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What ALDI’s rapid expansion means for net rental investors

The pandemic has cast a spotlight on essential retailers, and despite a resurgence in almost every retail category, the grocery sector remains a priority for investors. Shopping Center Business recently reached out to Tom Georges, Director of Stan Johnson Co.’s New York office, to discuss current trends impacting the single-tenant and multi-tenant grocery industry and to explore why the European discount grocer ALDI has become a growth leader.

SCB: What is the demand for food retailers in today’s market? Why?

George: Over the past two years, several retail categories have proven resilient to the pandemic, and the essential nature of groceries puts them right at the top of this list. However, with today’s thinly stocked shelves, labor shortages at food processing companies, and rising transportation costs, grocery stores are facing their fair share of challenges. But for investors, the grocery sector generates significant demand. Grocery-rented properties are highly sought-after properties for commercial real estate investors – not only do most customers still prefer to shop in person or have their online orders fulfilled through curbside pickup, but the anchors of groceries help drive traffic to other online retailers. Across the country, we’ve seen stand-alone, single-tenant grocery stores as well as grocery-anchored malls become highly desirable portfolio additions. And in the single-tenant net lease business, one of the most in-demand brands is the ALDI discount grocery store.

SCB: What is driving ALDI’s rapid expansion and what regions are they targeting for growth?

George: With more than 2,150 stores in 38 states, ALDI is one of America’s fastest growing retailers across all industries. In the grocery sector, the company’s current expansion plans put it among the biggest brands by number of stores, already surpassing Ahold Delhaize’s 1,029 locations (Food Lion, Stop & Shop and Hannaford) in the United States, and rapidly approaching Albertsons Cos. Inc. and The Kroger The company’s store counts, which are 2,260 and 2,800, respectively. Germany-based ALDI, with US headquarters in Batavia, Illinois, is a price-driven brand that appeals to the value-conscious consumer. Plus, with their unique brands and quirky features, they’ve amassed a loyal following, with consumers in underserved markets hoping for a grand opening announcement. In addition to wanting to serve its customer base, another driving force behind ALDI’s rapid expansion is looming competition from Lidl, another European grocer who has announced expansion plans for US markets. While Lidl’s rise to power has not been as rapid as originally expected, ALDI has not slowed down. Currently, 20 states have plans to open stores in the near future, with Chicago, Illinois and the Gulf Coast region seeing the most robust activity.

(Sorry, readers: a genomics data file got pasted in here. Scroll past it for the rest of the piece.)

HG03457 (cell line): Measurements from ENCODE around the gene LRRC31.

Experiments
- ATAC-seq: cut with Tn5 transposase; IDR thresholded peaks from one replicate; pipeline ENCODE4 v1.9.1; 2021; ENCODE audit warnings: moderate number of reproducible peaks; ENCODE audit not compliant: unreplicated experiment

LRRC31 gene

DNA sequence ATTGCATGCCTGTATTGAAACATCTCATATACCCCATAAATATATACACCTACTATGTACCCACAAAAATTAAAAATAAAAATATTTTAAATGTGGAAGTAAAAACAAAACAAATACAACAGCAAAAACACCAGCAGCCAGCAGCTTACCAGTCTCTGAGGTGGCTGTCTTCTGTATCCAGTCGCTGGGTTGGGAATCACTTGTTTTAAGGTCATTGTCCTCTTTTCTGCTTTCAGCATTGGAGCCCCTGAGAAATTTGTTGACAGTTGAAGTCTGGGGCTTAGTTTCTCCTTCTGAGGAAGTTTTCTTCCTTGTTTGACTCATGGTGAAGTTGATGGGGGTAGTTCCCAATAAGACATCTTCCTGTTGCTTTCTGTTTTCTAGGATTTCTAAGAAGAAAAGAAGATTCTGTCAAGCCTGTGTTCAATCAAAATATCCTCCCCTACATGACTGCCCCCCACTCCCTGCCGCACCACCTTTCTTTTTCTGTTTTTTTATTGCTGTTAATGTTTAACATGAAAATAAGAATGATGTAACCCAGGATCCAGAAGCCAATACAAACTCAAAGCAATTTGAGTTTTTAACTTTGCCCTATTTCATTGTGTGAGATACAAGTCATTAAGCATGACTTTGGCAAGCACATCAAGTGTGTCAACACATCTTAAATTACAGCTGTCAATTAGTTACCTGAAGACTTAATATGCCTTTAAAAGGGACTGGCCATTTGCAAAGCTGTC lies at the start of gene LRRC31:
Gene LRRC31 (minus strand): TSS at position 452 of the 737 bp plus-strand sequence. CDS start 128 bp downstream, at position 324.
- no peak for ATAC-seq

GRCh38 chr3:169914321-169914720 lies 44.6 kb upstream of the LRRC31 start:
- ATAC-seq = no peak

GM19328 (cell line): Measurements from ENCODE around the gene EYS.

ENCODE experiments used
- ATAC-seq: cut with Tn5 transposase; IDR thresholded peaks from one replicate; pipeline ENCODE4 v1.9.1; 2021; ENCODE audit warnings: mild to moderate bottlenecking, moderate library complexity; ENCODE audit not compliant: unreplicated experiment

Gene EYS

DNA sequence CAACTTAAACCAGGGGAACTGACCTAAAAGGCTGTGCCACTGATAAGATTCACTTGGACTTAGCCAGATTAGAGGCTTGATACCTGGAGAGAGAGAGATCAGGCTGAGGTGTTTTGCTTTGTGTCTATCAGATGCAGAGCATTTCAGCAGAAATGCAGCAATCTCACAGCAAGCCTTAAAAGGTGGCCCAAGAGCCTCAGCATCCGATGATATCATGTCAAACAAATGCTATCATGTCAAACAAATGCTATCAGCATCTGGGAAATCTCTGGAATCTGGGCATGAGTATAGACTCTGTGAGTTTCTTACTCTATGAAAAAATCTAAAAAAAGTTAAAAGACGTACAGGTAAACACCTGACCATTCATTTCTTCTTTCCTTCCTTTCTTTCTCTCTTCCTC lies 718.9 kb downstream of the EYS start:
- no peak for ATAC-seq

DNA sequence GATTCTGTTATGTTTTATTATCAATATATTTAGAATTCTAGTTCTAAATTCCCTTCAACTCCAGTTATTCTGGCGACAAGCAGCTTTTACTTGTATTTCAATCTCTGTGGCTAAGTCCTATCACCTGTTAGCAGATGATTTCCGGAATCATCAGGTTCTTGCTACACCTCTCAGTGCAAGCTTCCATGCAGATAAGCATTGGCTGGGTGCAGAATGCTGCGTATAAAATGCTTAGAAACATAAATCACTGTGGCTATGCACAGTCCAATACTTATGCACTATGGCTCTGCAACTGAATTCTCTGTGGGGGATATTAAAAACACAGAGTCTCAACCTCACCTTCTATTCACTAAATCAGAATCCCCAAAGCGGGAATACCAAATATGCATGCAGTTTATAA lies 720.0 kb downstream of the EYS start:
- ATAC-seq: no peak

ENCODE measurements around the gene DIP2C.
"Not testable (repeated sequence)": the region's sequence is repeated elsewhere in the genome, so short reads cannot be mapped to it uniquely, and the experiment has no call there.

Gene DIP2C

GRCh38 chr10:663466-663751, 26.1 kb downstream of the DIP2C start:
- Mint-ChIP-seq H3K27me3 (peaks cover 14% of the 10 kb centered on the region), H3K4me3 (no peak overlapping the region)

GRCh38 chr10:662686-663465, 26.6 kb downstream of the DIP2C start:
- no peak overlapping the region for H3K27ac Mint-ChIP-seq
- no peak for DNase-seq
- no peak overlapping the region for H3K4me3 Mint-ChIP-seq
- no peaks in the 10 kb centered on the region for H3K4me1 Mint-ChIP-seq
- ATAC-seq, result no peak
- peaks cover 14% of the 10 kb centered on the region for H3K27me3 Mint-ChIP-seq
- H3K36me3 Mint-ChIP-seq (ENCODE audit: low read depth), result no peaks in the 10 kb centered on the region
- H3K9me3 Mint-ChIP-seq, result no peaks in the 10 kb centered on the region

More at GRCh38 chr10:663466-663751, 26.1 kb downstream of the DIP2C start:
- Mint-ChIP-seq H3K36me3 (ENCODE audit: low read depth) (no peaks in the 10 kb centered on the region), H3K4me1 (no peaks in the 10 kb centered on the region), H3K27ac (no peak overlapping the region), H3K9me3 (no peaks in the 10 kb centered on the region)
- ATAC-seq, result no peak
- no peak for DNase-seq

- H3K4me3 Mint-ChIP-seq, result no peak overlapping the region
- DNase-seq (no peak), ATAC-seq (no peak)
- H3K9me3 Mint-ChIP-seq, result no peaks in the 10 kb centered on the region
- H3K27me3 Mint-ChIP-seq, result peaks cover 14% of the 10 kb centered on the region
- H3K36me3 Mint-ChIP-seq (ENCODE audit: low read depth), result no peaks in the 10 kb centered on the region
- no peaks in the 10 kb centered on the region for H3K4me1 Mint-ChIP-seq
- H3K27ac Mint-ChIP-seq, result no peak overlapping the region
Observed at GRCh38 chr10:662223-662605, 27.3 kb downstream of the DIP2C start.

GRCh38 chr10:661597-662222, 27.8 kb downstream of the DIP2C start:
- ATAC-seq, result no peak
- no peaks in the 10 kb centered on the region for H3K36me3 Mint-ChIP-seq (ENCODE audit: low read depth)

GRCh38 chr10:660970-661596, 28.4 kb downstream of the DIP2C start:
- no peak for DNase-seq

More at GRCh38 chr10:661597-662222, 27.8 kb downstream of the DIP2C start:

SCB: How does ALDI’s expansion create opportunities for net leasing investors?

George: With its long-term leases of 15 to 20 years, no landlord liability, typical rent increases of 5.0% every five years, and well-located properties, ALDI has become extremely attractive to net rental investors. With its rapid expansion, there are significant opportunities for investors to acquire newly built ALDI properties. Just as a dollar store can enter a market that a Walmart or other big-box retailer cannot because of low population density, ALDI can succeed because of its smaller size and model. low cost shopping. With floor plates typically under 20,000 square feet, roughly the size of a drug store, ALDI is able to efficiently serve markets that its competitors cannot and adequately staff their stores with less overhead. employees. Combined with their one-trolley and no-bagging policies, ALDI-exclusive branded items and shorter hours, ALDI’s cost-conscious business model has been a recipe for success.